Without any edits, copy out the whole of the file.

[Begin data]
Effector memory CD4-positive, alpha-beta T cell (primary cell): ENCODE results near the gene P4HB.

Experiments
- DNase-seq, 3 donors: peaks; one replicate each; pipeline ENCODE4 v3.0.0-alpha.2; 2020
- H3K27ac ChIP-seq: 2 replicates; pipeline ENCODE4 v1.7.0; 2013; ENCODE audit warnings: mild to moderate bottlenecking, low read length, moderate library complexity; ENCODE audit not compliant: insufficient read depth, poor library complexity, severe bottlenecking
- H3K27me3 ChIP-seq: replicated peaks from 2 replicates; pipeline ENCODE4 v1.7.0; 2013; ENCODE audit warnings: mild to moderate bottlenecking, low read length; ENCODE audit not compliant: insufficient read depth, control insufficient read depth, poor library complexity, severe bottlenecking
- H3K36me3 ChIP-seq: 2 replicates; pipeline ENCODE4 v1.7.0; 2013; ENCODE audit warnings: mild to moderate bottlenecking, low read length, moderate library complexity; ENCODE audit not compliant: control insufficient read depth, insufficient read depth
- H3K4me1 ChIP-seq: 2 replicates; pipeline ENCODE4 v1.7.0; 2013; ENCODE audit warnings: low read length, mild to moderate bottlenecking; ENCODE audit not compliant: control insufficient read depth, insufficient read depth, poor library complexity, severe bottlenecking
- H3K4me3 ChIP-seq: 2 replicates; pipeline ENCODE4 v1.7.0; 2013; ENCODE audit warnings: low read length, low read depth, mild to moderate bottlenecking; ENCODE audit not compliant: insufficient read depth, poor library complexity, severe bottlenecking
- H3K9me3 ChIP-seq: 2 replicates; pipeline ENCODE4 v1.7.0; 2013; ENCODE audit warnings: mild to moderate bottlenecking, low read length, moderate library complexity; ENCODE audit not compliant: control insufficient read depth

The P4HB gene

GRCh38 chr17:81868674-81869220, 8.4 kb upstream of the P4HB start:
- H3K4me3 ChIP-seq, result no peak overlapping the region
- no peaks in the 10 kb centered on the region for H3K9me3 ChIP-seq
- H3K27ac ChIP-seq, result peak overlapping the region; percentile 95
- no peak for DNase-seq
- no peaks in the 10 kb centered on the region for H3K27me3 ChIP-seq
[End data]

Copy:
Effector memory CD4-positive, alpha-beta T cell (primary cell): ENCODE results near the gene P4HB.

Experiments
- DNase-seq, 3 donors: peaks; one replicate each; pipeline ENCODE4 v3.0.0-alpha.2; 2020
- H3K27ac ChIP-seq: 2 replicates; pipeline ENCODE4 v1.7.0; 2013; ENCODE audit warnings: mild to moderate bottlenecking, low read length, moderate library complexity; ENCODE audit not compliant: insufficient read depth, poor library complexity, severe bottlenecking
- H3K27me3 ChIP-seq: replicated peaks from 2 replicates; pipeline ENCODE4 v1.7.0; 2013; ENCODE audit warnings: mild to moderate bottlenecking, low read length; ENCODE audit not compliant: insufficient read depth, control insufficient read depth, poor library complexity, severe bottlenecking
- H3K36me3 ChIP-seq: 2 replicates; pipeline ENCODE4 v1.7.0; 2013; ENCODE audit warnings: mild to moderate bottlenecking, low read length, moderate library complexity; ENCODE audit not compliant: control insufficient read depth, insufficient read depth
- H3K4me1 ChIP-seq: 2 replicates; pipeline ENCODE4 v1.7.0; 2013; ENCODE audit warnings: low read length, mild to moderate bottlenecking; ENCODE audit not compliant: control insufficient read depth, insufficient read depth, poor library complexity, severe bottlenecking
- H3K4me3 ChIP-seq: 2 replicates; pipeline ENCODE4 v1.7.0; 2013; ENCODE audit warnings: low read length, low read depth, mild to moderate bottlenecking; ENCODE audit not compliant: insufficient read depth, poor library complexity, severe bottlenecking
- H3K9me3 ChIP-seq: 2 replicates; pipeline ENCODE4 v1.7.0; 2013; ENCODE audit warnings: mild to moderate bottlenecking, low read length, moderate library complexity; ENCODE audit not compliant: control insufficient read depth

The P4HB gene

GRCh38 chr17:81868674-81869220, 8.4 kb upstream of the P4HB start:
- H3K4me3 ChIP-seq, result no peak overlapping the region
- no peaks in the 10 kb centered on the region for H3K9me3 ChIP-seq
- H3K27ac ChIP-seq, result peak overlapping the region; percentile 95
- no peak for DNase-seq
- no peaks in the 10 kb centered on the region for H3K27me3 ChIP-seq